With so much happening in the world these days, it’s hard to know where to turn our focus this month.
Should we look at the economic fallout from “Brexit,” the British exit from the European Union? The attempted coup in Turkey and subsequent purge of real or imagined conspirators by strongman President Recep Tayyit Erdogan? Or the International Monetary Fund’s new warning of a slowing world economy?
Important as these and other events are, I’ll shift our focus to another development that has the potential to substantially alter the international political, military and economic landscape.
Just as the Brexit vote flew largely under the radar prior to its stunning result, so, too, has a recent ruling by an international court largely escaped the attention of American media.
In July, the Permanent Court of Arbitration in The Hague, Netherlands, ruled that China has violated the Philippines’ sovereignty through its aggressive island building and territorial claims in the South China Sea.
The Philippines, a small country facing aggressive behavior by its much larger neighbor, sought the ruling to settle conflicting claims over small, mineral-rich islands lying between the two countries.
China’s expansive claims and island building in the South China Sea also conflict with claims by Vietnam, Malaysia, Taiwan, and, further north in the East China Sea, by Japan. Thus, this ruling by a respected international body has tremendous implications beyond this one case.
Some of you may be thinking: what business does an international body have telling a sovereign country like China what it may or may not do? We don’t want world government.
Well, one reason it matters – a lot – is because much of the postwar peace and stability we and the rest of the world have enjoyed has been underpinned by the rule of law.
Nations have largely agreed to subscribe to and follow any number of rules and standards that replace the old “might makes right” attitudes that led to repeated conflict among global powers. These rules also help us settle disputes through peaceful means, rather than war.
Another reason this ruling matters is that roughly one-third of the world’s trade passes through the waters in dispute. Rising tensions in the region and the risk of armed conflict, whether intentional or accidental, have the potential to cause further harm to economies around the world.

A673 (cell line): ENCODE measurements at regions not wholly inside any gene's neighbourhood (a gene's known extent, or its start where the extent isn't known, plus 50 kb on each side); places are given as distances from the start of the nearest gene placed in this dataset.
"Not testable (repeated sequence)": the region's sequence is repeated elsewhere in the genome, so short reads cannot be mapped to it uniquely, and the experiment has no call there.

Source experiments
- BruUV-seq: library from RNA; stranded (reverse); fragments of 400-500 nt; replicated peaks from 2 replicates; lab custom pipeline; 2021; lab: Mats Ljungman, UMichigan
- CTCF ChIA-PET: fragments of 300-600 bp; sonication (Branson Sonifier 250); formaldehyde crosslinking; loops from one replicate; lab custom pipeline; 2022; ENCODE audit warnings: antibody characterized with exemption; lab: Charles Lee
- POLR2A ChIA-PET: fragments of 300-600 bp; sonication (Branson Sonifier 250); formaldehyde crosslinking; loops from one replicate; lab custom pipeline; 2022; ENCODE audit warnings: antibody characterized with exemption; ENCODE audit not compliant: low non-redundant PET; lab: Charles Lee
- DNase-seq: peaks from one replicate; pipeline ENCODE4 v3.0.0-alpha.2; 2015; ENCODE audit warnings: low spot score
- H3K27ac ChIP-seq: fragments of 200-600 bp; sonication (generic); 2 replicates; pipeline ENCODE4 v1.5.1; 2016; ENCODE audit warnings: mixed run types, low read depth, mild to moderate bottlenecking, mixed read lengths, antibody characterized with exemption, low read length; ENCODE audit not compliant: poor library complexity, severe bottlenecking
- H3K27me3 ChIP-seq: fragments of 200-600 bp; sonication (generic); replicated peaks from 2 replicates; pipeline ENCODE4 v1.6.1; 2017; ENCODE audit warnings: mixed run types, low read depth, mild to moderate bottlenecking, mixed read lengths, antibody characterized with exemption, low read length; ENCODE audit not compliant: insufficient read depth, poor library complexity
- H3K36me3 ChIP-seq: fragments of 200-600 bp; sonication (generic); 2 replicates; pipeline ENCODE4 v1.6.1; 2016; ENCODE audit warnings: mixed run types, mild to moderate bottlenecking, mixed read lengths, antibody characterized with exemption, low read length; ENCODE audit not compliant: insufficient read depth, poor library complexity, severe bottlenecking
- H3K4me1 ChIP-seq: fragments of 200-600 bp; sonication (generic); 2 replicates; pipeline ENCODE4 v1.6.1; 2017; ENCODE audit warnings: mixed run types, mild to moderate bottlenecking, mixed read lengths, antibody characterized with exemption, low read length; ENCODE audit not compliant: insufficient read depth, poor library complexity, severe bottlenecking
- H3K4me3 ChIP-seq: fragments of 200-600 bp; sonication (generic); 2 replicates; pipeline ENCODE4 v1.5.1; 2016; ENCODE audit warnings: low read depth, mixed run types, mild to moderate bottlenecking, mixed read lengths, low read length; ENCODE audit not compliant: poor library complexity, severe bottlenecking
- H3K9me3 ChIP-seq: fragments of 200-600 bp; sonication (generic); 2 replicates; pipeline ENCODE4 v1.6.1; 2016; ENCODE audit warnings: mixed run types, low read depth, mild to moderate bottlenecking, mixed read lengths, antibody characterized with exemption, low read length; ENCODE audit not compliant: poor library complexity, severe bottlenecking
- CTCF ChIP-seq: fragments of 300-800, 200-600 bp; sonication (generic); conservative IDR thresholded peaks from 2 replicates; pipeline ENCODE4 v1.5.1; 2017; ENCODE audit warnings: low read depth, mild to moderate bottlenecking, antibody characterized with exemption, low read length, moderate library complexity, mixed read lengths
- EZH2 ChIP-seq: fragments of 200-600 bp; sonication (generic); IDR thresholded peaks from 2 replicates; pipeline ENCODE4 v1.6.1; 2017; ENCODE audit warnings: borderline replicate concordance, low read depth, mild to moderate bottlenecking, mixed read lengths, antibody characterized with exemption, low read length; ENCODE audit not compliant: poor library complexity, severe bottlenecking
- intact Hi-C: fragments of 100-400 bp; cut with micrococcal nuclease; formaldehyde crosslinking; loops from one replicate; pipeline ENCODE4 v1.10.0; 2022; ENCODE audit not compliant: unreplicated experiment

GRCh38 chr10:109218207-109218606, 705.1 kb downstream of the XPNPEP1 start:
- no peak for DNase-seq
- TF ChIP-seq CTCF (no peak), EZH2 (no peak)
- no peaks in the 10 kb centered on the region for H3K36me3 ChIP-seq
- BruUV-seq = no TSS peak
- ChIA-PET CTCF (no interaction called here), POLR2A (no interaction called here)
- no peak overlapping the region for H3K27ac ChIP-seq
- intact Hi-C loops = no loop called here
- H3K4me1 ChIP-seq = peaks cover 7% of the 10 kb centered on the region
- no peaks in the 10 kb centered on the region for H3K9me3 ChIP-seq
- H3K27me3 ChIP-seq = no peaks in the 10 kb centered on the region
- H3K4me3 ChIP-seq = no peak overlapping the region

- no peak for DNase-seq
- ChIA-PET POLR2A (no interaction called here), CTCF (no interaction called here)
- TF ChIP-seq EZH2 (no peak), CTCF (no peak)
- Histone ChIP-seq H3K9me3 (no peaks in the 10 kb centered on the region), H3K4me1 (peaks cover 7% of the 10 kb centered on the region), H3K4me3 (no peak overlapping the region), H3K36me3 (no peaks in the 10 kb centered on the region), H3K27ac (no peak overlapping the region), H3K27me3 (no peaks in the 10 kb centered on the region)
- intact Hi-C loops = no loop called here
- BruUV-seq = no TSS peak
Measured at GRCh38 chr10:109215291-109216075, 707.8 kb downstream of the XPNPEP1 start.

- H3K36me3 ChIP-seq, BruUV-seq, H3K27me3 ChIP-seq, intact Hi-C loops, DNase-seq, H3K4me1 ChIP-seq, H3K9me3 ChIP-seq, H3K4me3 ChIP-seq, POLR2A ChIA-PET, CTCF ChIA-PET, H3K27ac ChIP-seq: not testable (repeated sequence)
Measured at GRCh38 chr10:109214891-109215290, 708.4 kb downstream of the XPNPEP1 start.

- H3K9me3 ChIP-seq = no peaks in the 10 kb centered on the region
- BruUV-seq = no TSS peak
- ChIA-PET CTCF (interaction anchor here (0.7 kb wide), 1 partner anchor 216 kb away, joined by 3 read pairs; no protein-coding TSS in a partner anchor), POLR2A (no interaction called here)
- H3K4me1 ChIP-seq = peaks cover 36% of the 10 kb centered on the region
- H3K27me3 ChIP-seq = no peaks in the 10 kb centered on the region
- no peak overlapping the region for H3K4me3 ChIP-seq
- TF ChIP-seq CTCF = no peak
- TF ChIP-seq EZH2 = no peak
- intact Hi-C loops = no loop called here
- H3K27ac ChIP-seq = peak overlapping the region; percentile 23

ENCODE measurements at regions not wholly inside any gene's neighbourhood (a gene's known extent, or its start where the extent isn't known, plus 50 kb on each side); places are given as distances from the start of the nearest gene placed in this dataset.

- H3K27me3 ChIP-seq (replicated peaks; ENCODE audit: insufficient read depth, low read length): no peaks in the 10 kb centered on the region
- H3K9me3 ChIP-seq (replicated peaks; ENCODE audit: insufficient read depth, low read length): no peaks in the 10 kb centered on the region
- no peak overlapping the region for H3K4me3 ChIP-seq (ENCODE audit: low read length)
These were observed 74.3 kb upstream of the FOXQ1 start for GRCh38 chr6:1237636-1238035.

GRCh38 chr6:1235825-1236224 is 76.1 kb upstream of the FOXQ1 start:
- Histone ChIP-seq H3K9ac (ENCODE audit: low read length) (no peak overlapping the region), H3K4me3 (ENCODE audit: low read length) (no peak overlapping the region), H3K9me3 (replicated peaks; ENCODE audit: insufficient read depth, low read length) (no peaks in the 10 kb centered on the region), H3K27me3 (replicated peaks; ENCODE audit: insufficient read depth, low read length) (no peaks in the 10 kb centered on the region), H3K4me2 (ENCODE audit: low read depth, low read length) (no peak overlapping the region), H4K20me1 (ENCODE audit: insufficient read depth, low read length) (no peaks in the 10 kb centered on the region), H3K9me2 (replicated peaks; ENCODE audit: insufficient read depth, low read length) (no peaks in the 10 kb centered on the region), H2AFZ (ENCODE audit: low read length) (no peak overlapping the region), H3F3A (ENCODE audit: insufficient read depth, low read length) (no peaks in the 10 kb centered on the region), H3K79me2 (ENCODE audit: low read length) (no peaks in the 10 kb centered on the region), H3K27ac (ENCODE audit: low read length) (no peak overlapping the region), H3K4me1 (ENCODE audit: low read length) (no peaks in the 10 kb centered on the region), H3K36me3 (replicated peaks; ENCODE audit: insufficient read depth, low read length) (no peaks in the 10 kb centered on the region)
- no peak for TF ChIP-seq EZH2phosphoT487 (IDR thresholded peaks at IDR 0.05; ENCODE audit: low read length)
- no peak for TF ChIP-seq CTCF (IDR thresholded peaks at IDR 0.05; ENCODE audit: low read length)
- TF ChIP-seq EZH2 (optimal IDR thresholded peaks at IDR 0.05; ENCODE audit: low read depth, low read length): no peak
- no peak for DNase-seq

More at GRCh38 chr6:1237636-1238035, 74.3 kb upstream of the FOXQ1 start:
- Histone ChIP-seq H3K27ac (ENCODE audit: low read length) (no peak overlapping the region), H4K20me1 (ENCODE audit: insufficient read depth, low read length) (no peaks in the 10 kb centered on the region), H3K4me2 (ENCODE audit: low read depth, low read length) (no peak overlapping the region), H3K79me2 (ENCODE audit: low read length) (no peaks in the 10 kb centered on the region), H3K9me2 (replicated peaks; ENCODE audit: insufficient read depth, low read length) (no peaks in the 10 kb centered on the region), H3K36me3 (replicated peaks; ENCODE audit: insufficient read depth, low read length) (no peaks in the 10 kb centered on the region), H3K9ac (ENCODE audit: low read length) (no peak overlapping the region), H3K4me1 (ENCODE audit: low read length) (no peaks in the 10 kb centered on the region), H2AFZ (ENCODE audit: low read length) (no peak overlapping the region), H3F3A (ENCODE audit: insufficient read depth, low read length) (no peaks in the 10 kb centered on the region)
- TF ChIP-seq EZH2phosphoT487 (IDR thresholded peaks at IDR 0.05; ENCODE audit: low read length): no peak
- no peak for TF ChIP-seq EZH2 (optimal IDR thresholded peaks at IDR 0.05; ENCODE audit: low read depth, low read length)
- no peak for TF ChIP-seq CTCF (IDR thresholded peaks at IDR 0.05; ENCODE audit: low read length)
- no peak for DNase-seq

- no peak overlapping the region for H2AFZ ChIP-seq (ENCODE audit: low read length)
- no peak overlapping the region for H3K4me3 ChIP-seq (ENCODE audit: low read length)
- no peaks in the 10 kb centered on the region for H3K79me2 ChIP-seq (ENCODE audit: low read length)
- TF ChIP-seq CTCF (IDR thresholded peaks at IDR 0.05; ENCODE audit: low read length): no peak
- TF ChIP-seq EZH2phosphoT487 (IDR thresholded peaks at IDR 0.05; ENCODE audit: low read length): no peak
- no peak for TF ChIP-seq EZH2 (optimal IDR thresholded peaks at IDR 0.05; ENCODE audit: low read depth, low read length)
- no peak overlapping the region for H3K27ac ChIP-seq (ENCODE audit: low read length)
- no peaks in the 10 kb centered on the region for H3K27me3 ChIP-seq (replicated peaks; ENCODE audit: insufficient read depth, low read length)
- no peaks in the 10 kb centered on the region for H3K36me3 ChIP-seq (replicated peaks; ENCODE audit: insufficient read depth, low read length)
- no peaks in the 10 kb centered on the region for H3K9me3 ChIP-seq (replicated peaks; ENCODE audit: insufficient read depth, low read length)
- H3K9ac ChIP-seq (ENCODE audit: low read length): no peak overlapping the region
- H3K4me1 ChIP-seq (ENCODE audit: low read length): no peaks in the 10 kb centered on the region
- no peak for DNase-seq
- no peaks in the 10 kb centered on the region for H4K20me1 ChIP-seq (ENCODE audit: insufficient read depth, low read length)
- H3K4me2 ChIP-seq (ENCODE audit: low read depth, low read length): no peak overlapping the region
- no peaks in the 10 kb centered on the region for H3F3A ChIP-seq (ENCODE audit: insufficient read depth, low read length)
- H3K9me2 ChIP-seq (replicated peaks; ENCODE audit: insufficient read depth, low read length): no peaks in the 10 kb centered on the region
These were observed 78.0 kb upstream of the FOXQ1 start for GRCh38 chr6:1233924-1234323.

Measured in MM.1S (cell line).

China has refused to acknowledge the court’s jurisdiction over this matter and has sharply criticized the adverse ruling, issuing verbal threats that carry worrisome implications given China’s already bellicose behavior in the region.
With a slowing economy at home and a leadership shake-up due in another year, Chinese President Xi Jinping faces a difficult set of circumstances in his effort to maintain tight control over the country’s governing apparatus. It’s anyone’s guess how he will respond to other countries’ urgings to respect international law in this case.
Absent any means of enforcing the court’s ruling, and with China’s voluntary compliance a real question, the U.S. Navy and Air Force have continued active patrols in the region – sometimes jointly with other countries – in an effort to maintain freedom of navigation and counter China’s aggressive behavior.
With Russia threatening Europe on its eastern flank, the European Union distracted by myriad internal problems, and the Mideast in turmoil, the last thing the world needs is another potential flash point.
At the end of the day, though, what difference does China’s saber-rattling make to us in Montana?
Well, if continued peace and stability in East Asia, locus of much of the world’s commerce and commercial navigation, doesn’t concern you, then perhaps the potential impact on Montana’s farmers, ranchers, miners, and manufacturers might.
About one-third of Montana’s goods and services exports go to Asia, including about three-quarters of our wheat, which is by far Montana’s single largest export. We also export other grains, oilseeds and beef; coal, petroleum products, and chemicals; and industrial machinery.
Rising tensions and slowing economies in our major export markets – in Asia, as in Europe and elsewhere – will have direct effects on growers and producers in Montana, with spin-off effects on other businesses that support them.
Of course, the economic impact of increased geopolitical instability and weakened rule of law is not the only concern. Almost no one wants to see the world return to the days of “might makes right” and gunboat diplomacy.
Time will tell what kind of world China’s leaders envision.
Joanna Shelton was deputy secretary general of the Organization for Economic Cooperation and Development in Paris; held senior positions in the executive branch and Congress in Washington, D.C.; and teaches at the University of Montana. You can reach her through her website, joannashelton.com.
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